Saturday, November 15, 2008

The LuLac Edition #640, Nov. 15th, 2008



I'm really getting somewhat tired about private industry asking for a cash bailout from the government. I mean where are we getting this money from? Are we just printing it? Will some foreign country call in our loans one of these days and we'll have nothing to pay it back? The auto industry execs are saying that America needs the Big Three to survive economically. They want oney from the government but have been reluctant to say how they are going to use the money. No prototypes for energy efficient vehicles and no plan. They complain that union wages and benefits make up for a major cost of a car and that's why they can't be competitive. Couldn't they use that same union labor to make different types of cars? Blaming high labor costs is the oldest business trick in the book. Give the union boys a job and they'll do it. Bt for heaven's sake, be creative. When Lee Iaccoca got his government bailout for Chyrsler in the eighties, he had a plan. Make "K" cars and mini vans. It was an alternative to what everyone else was doing. He got his money because he had a blueprint and was committed to selling that to the American consumer. Until the overpaid and under thinking auto executives come up with something the same, we should say no to an auto bailout.


State Representaive Phyllis Mundy sent this along regarding auto efficiency and state government. I'm writing to inform you that if you purchased within the past six months or plan to purchase a fuel-efficient electric hybrid vehicle, you could be eligible for a $500 rebate through the state's Alternative Fuels Incentive Grant Program. One by one, the consumers who buy hybrid vehicles help to reduce pollution and limit our dependence on foreign oil. I believe this effort deserves to be rewarded. To find out what vehicles are eligible for a rebate under the program, visit, keyword: Hybrid Vehicle Rebates. Rebate forms, guidance and instructions are also available by calling (866) 294-3854 or (717) 214-3492.


A state audit gave more bad news to Luzerne County taxpayers this week. It appears Luzerne County will have to pay more than $313,738, likely hundreds of thousands of dollars more, concerning psychological evaluations performed by a judge’s brother-in-law. The audit, performed by the Pennsylvania Department of Public Welfare, says $836,636 in state funding paid for the evaluations is in jeopardy because the county probation department’s one-page purchase of service agreement with Frank Vita was not approved by county commissioners as required by state regulations.“The purchase-of-service agreements were not competitively procured and were awarded to the brother-in-law of the president judge. At a minimum, this presents the appearance of a conflict of interest,” the audit says. Vita is the brother-in-law of county Court of Common Pleas Senior Judge Mike Conahan, who was formerly president judge. The audit also says because the county “inappropriately” sought reimbursement for 80 percent of its cost, rather than the state’s allowable 50 percent. And according to a report in the Times Leader, Vita also copied and pasted several of the reports which called into question the validity of the examinations and compromised at least 40% of them.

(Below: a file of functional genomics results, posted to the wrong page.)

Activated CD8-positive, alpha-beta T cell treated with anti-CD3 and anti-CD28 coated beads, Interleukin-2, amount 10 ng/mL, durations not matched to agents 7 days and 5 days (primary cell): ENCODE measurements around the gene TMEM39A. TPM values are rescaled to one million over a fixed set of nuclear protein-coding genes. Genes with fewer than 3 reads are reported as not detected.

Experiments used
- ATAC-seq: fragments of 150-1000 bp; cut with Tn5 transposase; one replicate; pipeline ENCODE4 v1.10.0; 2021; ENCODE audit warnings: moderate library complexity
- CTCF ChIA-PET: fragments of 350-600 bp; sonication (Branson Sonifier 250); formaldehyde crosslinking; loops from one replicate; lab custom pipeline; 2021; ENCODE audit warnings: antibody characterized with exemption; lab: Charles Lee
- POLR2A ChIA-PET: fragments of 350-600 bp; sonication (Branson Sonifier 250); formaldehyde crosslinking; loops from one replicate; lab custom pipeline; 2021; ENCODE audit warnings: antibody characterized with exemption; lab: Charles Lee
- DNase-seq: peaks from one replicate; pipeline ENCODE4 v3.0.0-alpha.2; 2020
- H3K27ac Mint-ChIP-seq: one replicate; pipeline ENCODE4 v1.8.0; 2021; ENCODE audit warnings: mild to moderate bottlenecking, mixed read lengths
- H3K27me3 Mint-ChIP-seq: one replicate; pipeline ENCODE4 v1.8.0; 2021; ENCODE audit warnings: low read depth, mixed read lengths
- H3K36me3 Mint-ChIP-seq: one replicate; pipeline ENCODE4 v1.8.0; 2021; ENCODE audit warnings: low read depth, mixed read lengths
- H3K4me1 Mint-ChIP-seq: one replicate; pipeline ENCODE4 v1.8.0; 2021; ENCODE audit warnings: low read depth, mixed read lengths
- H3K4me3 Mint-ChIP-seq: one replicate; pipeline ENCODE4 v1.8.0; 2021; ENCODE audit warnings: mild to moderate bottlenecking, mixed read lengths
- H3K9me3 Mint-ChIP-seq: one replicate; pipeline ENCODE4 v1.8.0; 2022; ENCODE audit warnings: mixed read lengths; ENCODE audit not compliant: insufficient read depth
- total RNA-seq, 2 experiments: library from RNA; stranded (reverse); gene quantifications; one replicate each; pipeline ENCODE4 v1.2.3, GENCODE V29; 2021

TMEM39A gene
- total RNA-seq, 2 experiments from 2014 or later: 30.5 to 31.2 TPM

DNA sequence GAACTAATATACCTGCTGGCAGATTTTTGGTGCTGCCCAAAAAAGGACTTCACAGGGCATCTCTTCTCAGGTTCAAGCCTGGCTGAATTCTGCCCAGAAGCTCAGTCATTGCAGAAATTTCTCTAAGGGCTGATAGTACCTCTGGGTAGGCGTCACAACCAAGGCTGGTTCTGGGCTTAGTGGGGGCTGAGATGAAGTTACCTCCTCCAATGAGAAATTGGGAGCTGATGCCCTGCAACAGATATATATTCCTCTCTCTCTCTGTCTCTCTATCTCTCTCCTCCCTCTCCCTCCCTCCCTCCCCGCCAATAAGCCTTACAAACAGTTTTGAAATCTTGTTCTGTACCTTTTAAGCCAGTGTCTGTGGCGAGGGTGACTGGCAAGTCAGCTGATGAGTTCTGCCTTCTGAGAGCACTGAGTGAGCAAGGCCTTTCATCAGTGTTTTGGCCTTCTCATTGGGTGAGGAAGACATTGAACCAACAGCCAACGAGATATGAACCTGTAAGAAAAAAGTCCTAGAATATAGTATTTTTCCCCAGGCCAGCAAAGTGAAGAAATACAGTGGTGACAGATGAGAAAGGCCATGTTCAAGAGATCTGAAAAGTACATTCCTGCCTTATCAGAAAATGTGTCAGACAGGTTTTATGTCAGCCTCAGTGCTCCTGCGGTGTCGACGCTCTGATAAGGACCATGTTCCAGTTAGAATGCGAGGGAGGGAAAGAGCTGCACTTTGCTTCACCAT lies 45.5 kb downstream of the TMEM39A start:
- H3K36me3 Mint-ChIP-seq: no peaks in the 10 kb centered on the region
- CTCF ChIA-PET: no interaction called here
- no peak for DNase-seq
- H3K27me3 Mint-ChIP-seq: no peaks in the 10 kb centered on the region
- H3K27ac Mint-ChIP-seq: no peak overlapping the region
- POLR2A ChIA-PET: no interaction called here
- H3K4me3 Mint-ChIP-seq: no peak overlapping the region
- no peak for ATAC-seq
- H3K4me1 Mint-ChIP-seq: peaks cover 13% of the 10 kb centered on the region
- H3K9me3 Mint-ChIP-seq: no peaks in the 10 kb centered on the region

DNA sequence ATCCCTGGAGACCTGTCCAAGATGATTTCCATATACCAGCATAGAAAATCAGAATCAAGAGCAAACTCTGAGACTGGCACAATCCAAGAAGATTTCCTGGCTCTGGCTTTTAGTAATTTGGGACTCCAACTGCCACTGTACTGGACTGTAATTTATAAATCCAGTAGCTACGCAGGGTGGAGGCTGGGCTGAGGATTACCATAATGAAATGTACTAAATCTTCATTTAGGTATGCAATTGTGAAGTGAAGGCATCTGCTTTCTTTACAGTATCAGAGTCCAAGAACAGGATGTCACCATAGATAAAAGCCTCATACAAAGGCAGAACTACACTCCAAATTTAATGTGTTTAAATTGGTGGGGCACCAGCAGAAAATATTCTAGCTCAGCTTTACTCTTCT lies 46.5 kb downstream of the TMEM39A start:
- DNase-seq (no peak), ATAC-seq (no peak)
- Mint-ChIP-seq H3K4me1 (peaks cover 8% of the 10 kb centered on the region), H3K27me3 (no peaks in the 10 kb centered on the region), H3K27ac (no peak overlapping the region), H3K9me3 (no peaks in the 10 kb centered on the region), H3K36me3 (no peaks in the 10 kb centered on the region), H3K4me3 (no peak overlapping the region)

At 6:56 PM, Anonymous Anonymous said...

I did not believe it was governments place to bail out Chrysler all those years ago, but as you say Lee Iaccoca showed a plan, an idea to do something different and people bought those vehicles. For a time it worked. For many years, going back to the seventies, American Auto makers have refused to make practical cars instead of gas guzzling ego machines. I wouldnt want a Hummer if I could afford one. The Japanese taught us how to make better cars at better prices. They too now make vehicles with astronomical price tags and too many gadgets. How did our economy get so dependent on buying a new car every year? Load em up with options, make surface efforts at fuel effiency and this is where it all winds up. I got almost two hundred thousand miles out of my last car and am well over 100,000 on this one and I defy you to tell by appearance or ride that its 7 years old! Both were American made by the way. People should have what they want if they can afford it, there have always been Rolls Royces for the aristocrats, but what of a fuel efficient auto that has a model change every two or three years? Time to work out the problems and make succeeding models better. We bail them out and next thing we know they go back to tail fins and fender skirts! Next will we bail out bowling alleys and miniature golf courses? How about the neighborhood bakery or corner drugstore? Most of the creativity came from the little guy who took a chance. Have we completely run him off? If Walmart gets into trouble, will we bail them out too?Come on. I'm with you on this one.

Taylor Jack

At 6:56 PM, Anonymous Anonymous said...

Perhaps those most likely to be hurt by the auto industry going under should be a part of the solution.

Management, labor, and pensioner /retirees should each step up and give what they need to keep the company afloat.

Perhaps they can adopt/adapt the WalMart model. Say what you will they hammer their vendors for lower pricing and I know that any start up would kill to be a WalMart vendor.

At 10:39 PM, Anonymous media boy said...

In the case of the auto-makers' bailout, it's a relief to have a national issue that is so straightforward: American cars tend to break down and fall apart therefore people have stopped buying them. If GM and Ford don't want to go out of business, they should start making decent cars. To bail them out would be to reward their terrible manufacturing standards.

At 8:48 AM, Anonymous Anonymous said...

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